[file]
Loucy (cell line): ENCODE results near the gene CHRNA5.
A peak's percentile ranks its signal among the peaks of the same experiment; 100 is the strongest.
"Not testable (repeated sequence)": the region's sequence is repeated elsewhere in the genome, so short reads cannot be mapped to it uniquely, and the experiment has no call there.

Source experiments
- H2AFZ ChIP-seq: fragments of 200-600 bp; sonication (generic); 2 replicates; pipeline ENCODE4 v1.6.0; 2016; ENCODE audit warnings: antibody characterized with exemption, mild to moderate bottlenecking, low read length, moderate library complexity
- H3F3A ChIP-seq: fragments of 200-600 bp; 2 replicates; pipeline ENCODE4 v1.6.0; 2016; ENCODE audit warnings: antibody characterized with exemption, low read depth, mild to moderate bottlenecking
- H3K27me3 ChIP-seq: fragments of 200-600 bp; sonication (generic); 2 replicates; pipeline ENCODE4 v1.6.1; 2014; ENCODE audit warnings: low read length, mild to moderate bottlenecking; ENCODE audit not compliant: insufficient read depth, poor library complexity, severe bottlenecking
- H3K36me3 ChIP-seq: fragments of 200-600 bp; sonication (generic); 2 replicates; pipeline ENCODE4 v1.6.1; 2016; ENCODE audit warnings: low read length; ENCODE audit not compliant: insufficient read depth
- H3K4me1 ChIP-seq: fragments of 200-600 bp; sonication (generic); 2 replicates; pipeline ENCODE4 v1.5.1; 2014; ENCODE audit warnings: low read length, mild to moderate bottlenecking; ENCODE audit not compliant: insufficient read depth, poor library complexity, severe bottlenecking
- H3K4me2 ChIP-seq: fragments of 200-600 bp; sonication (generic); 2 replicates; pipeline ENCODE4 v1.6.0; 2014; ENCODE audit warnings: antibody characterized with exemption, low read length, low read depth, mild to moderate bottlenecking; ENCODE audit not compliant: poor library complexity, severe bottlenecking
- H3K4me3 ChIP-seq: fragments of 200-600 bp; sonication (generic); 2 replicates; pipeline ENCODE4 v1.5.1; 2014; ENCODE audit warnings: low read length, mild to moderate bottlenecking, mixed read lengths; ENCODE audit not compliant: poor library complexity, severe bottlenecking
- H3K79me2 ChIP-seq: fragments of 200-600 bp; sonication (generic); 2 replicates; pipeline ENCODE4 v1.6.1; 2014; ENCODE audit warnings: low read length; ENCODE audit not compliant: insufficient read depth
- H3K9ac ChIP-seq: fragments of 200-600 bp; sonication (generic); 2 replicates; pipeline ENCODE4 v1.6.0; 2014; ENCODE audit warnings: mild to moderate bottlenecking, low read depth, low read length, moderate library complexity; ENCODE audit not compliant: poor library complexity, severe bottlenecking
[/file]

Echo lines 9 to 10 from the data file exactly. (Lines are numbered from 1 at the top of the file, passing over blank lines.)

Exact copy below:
- H3K4me1 ChIP-seq: fragments of 200-600 bp; sonication (generic); 2 replicates; pipeline ENCODE4 v1.5.1; 2014; ENCODE audit warnings: low read length, mild to moderate bottlenecking; ENCODE audit not compliant: insufficient read depth, poor library complexity, severe bottlenecking
- H3K4me2 ChIP-seq: fragments of 200-600 bp; sonication (generic); 2 replicates; pipeline ENCODE4 v1.6.0; 2014; ENCODE audit warnings: antibody characterized with exemption, low read length, low read depth, mild to moderate bottlenecking; ENCODE audit not compliant: poor library complexity, severe bottlenecking